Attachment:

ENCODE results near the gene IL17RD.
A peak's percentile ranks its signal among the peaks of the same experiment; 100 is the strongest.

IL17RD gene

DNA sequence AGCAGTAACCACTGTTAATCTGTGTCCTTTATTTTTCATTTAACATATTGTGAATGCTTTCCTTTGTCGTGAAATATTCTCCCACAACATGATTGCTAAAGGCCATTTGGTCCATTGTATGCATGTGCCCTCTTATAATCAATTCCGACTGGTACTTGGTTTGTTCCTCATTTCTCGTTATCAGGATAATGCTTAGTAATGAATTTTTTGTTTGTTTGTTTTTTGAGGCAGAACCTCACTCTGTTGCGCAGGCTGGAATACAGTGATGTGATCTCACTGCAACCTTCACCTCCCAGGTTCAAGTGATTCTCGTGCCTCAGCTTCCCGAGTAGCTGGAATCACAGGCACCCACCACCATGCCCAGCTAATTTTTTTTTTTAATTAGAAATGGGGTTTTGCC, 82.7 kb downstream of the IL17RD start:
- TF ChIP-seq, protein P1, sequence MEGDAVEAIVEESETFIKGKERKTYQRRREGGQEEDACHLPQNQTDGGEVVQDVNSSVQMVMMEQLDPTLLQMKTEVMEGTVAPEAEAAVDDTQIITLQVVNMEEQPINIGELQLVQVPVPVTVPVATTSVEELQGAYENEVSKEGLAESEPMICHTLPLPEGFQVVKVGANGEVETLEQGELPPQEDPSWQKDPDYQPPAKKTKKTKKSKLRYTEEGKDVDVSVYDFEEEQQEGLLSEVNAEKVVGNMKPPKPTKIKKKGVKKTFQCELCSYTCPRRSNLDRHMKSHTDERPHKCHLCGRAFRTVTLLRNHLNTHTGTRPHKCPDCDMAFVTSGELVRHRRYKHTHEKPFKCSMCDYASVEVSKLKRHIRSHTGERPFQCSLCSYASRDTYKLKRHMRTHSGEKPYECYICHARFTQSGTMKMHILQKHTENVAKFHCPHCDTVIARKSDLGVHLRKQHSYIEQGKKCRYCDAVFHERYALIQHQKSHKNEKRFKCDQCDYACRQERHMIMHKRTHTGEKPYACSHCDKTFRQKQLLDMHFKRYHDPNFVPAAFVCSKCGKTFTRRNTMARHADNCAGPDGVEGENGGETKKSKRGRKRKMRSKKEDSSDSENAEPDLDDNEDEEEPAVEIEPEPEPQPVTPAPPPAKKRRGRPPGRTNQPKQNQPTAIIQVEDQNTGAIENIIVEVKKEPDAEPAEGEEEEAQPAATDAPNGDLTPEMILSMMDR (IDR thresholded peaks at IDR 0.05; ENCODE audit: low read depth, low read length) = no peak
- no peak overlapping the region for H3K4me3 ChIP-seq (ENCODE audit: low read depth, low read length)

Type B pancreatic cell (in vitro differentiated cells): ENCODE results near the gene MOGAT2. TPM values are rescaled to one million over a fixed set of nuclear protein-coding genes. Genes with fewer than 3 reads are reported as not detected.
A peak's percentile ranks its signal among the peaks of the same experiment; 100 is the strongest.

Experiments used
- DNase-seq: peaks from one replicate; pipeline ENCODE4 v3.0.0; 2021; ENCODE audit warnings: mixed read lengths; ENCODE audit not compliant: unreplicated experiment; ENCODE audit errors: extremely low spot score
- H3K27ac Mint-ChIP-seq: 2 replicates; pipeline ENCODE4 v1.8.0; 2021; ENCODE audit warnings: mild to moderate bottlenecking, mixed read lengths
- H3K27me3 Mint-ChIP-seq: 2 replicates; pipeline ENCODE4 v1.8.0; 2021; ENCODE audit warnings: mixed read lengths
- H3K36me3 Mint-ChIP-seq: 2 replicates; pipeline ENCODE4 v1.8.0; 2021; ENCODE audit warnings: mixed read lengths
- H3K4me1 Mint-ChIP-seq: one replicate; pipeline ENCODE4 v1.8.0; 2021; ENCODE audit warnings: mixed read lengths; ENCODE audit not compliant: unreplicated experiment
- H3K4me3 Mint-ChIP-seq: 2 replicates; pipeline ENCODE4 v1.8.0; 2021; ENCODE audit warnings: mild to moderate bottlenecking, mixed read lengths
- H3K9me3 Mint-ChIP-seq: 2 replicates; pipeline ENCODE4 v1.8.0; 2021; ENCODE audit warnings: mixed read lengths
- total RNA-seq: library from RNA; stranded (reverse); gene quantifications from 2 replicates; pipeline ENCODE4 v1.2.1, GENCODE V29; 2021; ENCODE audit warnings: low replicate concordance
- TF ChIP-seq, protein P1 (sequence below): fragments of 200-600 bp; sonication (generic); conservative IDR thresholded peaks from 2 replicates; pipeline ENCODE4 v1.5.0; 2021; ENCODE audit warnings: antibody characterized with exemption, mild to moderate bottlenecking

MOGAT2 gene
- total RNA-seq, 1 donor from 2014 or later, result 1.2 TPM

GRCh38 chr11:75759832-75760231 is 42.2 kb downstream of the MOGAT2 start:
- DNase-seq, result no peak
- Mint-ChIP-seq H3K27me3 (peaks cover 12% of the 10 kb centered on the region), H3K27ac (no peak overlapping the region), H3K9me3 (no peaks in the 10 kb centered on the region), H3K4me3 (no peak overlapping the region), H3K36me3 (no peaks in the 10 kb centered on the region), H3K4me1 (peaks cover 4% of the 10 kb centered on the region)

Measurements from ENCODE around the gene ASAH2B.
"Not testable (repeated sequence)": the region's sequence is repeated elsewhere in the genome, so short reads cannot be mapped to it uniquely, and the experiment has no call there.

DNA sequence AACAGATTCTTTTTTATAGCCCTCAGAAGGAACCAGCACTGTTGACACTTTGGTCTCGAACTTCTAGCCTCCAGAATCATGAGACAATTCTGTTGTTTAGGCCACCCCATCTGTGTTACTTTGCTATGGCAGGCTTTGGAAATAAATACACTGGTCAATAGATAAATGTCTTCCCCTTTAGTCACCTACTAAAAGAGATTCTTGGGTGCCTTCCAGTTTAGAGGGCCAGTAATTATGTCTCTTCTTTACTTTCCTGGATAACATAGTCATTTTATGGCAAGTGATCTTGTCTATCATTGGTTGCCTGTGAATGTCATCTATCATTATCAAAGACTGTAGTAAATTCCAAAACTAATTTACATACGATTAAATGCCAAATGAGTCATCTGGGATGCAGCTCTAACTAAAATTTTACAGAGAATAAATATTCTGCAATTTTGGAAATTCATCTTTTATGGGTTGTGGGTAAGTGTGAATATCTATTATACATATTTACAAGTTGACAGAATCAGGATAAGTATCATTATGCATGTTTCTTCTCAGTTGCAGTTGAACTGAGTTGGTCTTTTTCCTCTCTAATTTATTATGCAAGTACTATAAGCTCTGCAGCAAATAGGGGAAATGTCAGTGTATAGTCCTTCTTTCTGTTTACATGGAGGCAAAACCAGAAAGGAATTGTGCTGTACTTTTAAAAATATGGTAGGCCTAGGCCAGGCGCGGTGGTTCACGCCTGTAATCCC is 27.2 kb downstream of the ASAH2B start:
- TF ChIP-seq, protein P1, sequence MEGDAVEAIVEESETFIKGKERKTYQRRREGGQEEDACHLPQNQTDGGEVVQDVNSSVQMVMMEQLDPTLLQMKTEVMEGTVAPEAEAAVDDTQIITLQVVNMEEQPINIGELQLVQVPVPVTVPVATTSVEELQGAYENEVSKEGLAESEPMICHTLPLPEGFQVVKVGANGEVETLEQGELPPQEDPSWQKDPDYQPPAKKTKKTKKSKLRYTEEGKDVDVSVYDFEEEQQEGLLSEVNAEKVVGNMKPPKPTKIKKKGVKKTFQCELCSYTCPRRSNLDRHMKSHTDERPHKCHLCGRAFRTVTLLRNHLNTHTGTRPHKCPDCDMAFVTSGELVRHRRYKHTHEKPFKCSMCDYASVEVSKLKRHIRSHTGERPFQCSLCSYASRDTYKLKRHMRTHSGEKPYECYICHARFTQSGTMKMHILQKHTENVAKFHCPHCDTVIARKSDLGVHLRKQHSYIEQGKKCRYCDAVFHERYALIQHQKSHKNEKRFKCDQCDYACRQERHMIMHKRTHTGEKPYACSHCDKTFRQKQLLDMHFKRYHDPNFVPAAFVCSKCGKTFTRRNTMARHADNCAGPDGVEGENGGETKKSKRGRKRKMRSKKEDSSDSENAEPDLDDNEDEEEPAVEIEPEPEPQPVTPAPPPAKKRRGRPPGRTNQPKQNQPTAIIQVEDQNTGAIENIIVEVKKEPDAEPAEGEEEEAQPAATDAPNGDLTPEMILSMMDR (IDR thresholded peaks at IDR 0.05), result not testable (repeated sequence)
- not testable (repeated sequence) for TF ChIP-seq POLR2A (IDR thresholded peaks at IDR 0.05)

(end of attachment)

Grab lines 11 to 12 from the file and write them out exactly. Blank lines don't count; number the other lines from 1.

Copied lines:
- H3K27ac Mint-ChIP-seq: 2 replicates; pipeline ENCODE4 v1.8.0; 2021; ENCODE audit warnings: mild to moderate bottlenecking, mixed read lengths
- H3K27me3 Mint-ChIP-seq: 2 replicates; pipeline ENCODE4 v1.8.0; 2021; ENCODE audit warnings: mixed read lengths